South Africa has no copper mines, but copper exports to China are booming -- the result of a cable theft epidemic which regularly plunges whole suburbs into darkness, strands thousands of train passengers and is wreaking havoc with the national economy.
At a crisis meeting on Tuesday with scrap metal dealers, Cape Town mayor Helen Zille warned that the wholesale plundering of insulation cables, wires and even manhole covers threatened to bring the tourist hub "to its knees" -- a fear shared by business leaders throughout the country.
"Nobody will invest in a city if you can't rely on something as basic as an electricity supply," she said. "The entire infrastructure, from sewerage substations to electricity generating points are being vandalized for the sake of a few bucks."
The cable crisis is not unique to South Africa. Record prices for copper and other metals have led to an upsurge in theft and associated disruption in many other countries, ranging from the US to Britain to Vietnam, said Rens Bindeman, a consultant advising South African authorities on how to tackle the problem.
But in South Africa -- already plagued by one of the world's highest crime rates -- authorities fear it is spiraling out of control and will only worsen as the country rolls out infrastructure projects ahead of the 2010 World Cup.
South African authorities say shadowy syndicates are to blame, paying thieves to steal copper cable and other metal items such as sheeting, grids, ladders, water meters, taps and manhole covers. Scrap dealers then melt down the metal, and there are growing signs that the finished product ends up in China, which has an insatiable appetite for raw materials.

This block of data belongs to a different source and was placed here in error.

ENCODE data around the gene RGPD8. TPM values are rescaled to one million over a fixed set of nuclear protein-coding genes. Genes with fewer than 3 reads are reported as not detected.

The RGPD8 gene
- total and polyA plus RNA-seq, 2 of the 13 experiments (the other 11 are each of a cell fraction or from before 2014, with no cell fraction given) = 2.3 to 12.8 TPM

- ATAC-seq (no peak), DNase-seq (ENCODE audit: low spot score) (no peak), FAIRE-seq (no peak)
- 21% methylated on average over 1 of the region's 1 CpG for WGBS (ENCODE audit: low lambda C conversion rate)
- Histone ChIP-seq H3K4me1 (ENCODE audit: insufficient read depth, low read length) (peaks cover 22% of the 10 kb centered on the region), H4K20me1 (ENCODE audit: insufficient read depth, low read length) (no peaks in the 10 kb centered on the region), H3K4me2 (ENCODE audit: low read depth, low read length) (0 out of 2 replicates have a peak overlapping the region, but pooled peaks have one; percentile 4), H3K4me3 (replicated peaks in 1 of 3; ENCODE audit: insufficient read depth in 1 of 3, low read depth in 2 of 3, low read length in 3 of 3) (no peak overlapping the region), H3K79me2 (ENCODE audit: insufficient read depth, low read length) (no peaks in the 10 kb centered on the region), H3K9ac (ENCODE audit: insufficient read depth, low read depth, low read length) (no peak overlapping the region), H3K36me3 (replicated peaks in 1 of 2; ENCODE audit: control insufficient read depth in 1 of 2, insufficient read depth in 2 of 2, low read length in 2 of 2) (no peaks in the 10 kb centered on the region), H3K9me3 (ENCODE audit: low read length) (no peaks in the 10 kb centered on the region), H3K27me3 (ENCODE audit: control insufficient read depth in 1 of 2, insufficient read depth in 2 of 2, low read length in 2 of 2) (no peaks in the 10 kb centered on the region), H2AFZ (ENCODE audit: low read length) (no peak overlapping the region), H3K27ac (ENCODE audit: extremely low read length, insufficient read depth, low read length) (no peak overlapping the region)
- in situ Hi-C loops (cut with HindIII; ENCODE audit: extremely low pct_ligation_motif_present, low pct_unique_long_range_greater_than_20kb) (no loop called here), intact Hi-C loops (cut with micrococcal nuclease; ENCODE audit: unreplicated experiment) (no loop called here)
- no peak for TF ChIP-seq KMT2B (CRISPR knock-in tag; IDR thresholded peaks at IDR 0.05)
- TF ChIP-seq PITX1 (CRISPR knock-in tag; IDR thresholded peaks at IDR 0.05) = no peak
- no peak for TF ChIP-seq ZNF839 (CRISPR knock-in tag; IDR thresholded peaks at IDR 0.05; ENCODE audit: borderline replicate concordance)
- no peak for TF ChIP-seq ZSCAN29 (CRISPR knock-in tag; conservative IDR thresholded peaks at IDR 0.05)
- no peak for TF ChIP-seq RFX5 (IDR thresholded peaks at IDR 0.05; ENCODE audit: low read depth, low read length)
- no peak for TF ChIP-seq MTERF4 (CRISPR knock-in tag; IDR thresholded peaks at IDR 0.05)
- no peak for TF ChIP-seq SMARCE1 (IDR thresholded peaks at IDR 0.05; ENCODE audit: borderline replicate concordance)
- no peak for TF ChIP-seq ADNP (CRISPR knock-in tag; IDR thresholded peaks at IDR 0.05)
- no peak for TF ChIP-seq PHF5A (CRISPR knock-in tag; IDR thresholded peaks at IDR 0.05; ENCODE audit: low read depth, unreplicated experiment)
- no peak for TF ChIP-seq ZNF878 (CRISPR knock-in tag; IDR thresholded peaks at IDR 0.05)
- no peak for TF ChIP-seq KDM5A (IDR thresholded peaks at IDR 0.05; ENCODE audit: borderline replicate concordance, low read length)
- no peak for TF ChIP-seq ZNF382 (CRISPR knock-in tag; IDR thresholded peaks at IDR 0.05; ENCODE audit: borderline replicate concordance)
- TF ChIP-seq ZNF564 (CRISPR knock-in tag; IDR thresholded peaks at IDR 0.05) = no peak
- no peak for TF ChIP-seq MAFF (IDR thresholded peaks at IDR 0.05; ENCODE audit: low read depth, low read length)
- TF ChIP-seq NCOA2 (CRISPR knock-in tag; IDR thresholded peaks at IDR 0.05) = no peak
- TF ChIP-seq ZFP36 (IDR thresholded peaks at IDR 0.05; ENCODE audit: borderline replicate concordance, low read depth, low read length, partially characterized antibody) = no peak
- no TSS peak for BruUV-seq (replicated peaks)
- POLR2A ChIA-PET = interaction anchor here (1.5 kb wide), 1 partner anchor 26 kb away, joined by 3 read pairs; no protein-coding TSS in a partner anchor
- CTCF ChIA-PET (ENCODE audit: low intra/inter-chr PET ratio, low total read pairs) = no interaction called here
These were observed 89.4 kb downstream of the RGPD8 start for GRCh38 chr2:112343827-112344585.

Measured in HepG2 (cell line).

Although the Western Cape province has no copper mines, local business leaders reported that the region exported 77 million rands (US$11 million) worth of copper to China last year.
"Some people might say that exports to China are good for the economy. They're not. There is a huge criminal activity going on that is enormously damaging to the economy," said Albert Schuitmaker, of Cape Town's Chamber of Commerce and Industry.
Nationally, it costs an estimated 500 million rands just to replace stolen cables every year and 2.5 billion rands in knock-on losses, including the impact of power outages and commuters being late for work when trains do not work.
Schuitmaker cited the example of some businesses being without a fixed telephone line for six months. As soon as Telkom, the telecommunications company, came to replace the cables they were stolen again, he said.
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